Green Island Human Rights Art Festival to kick off June 15
Filmmaker Wu De-chuen (left) and paper-cutting artist Johan Cheng spotlight their contribution to the Green Island Human Rights Art Festival running June 15 to Sept. 15 in southeastern Taiwan’s Taitung County. (CNA)
The Green Island Human Rights Art Festival is set to kick off June 15 at the Green Island White Terror Memorial Park in southeastern Taiwan’s Taitung County, shedding light on the lives and sacrifices of those detained at the former political prison.
Organized by the National Human Rights Museum, the three-month festival is themed Visiting No. 15 Liumagou, the former address of the jail. A total of 12 artists and groups have been invited to create new works exploring the history of the site through mediums spanning animation, film installation and modern dance.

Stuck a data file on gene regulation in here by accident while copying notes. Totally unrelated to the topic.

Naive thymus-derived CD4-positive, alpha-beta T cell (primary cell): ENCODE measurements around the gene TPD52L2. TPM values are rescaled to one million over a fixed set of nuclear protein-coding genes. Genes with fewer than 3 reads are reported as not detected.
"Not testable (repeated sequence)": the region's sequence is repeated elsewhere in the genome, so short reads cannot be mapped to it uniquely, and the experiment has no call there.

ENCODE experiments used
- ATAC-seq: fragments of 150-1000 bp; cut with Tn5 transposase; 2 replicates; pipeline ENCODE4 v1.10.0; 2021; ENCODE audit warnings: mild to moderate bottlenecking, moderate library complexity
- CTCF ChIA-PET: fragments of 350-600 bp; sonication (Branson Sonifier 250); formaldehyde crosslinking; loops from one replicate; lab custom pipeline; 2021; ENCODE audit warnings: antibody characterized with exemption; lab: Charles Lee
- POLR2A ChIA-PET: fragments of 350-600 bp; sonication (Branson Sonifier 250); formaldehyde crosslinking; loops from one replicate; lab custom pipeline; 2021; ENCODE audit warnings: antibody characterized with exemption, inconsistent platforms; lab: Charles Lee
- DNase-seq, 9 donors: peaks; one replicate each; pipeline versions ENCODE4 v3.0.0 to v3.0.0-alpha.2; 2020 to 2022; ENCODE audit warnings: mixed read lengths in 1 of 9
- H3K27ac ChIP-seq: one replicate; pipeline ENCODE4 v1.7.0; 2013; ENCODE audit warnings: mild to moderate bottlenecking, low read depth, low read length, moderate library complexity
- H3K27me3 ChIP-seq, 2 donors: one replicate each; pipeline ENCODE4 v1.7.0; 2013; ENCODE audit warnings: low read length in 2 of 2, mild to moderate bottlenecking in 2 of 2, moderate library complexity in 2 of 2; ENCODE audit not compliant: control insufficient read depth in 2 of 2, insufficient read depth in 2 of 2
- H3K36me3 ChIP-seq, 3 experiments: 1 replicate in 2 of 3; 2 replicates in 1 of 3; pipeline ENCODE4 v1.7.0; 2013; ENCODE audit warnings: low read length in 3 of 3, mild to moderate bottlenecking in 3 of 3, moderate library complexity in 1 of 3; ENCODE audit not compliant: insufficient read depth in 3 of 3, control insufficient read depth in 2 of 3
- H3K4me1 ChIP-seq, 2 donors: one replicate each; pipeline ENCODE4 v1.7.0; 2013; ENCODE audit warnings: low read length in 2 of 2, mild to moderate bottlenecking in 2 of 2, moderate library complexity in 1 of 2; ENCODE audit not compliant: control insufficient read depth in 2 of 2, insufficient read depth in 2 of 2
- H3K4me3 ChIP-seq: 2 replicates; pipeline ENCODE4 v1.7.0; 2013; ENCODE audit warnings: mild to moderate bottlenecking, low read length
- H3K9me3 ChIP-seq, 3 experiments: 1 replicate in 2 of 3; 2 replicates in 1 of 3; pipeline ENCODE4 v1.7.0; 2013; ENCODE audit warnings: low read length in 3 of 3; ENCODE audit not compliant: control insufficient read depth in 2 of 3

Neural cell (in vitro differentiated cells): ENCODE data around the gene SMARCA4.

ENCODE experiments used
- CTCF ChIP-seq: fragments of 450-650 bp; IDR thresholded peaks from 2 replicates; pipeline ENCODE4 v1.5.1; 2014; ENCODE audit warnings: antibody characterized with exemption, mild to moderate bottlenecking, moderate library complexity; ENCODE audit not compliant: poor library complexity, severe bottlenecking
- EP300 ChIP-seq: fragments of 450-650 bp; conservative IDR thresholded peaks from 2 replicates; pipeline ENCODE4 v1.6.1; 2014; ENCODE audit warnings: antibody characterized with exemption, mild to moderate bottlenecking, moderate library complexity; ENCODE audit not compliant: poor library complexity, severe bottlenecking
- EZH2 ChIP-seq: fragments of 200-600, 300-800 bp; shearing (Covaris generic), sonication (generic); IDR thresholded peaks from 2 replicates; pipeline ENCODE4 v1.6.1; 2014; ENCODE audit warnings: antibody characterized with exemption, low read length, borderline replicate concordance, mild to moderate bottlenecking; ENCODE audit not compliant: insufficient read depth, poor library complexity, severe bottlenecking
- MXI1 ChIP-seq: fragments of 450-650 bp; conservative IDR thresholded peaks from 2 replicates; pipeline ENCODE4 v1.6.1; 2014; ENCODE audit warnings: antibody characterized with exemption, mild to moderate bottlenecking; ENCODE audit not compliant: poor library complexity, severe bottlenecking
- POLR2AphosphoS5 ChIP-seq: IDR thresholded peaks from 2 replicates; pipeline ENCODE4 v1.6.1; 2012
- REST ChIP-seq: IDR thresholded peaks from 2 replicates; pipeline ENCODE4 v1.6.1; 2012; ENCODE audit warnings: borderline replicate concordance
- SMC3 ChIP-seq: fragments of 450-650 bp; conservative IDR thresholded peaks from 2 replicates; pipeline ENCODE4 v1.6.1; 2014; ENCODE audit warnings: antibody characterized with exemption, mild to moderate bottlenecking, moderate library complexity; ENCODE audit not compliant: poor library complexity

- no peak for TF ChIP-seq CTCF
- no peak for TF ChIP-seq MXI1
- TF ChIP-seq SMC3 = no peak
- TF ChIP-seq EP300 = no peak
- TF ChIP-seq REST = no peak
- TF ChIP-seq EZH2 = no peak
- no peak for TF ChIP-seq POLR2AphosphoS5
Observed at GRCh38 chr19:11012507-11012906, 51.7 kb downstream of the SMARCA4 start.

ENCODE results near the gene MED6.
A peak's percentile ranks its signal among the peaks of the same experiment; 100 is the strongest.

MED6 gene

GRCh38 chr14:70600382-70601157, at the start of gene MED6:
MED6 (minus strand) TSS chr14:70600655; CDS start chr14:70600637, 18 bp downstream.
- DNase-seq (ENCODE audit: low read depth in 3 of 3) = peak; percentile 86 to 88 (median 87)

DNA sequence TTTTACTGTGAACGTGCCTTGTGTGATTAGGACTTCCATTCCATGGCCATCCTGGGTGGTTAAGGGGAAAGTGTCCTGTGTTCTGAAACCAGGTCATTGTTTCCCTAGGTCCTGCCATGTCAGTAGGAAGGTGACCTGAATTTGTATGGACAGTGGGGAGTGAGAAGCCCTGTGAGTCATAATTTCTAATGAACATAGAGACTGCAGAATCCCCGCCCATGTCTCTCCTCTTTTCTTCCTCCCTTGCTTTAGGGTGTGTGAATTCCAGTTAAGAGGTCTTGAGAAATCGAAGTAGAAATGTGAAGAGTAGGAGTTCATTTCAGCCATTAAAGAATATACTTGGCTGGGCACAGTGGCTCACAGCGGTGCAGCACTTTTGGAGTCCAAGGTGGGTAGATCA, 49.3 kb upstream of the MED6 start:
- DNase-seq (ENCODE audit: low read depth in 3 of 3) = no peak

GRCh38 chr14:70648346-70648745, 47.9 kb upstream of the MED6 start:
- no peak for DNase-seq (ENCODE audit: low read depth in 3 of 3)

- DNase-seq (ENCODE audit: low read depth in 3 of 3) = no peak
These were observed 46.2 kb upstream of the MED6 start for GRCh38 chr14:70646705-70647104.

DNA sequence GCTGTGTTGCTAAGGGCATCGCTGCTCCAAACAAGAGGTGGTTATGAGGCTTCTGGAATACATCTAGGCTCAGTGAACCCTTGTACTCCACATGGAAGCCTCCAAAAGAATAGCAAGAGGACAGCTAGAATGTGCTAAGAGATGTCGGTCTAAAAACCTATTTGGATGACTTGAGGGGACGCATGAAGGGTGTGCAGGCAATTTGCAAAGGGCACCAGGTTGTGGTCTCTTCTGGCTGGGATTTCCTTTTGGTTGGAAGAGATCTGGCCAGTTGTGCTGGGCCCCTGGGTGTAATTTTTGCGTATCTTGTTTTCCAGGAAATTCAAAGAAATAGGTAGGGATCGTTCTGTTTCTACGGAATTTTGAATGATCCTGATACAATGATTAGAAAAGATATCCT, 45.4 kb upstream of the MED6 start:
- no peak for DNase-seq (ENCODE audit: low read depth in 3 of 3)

Also featured is a June 16 screening of the documentary “Spring: The Story of Hsu Chin-yu” by local director Tseng Wen-chen, as well as 14 seminars and workshops.
Speaking at a news conference June 12, Deputy Culture Minister Hsiao Tsung-huang said the festival aims to deepen awareness and promote reflection on human rights violations during the period of authoritarian rule.
According to NHRM Director Chen Chun-hung, this is the longest edition of the festival since its establishment in 2005. It is hoped that the topics explored at the event will help bolster government efforts to advance transitional justice, he said.
David Fleming, founding president of the U.K.-based Federation of International Human Rights Museums, is set to visit the festival in August, before officially inaugurating FIHRM’s Asia-Pacific chapter at the NHRM. Chen said that the office is expected to highlight Taiwan’s role in promoting human rights throughout the region.
Administered by the Ministry of Culture, the NHRM is the nation’s primary facility for collecting and preserving historical documents and materials relating to human rights from the end of 50 years of Japanese colonial rule Aug. 15, 1945, to the lifting of martial law five years after Taiwan proper in outlying Kinmen and Matsu islands Nov. 7, 1992. (CPY-E)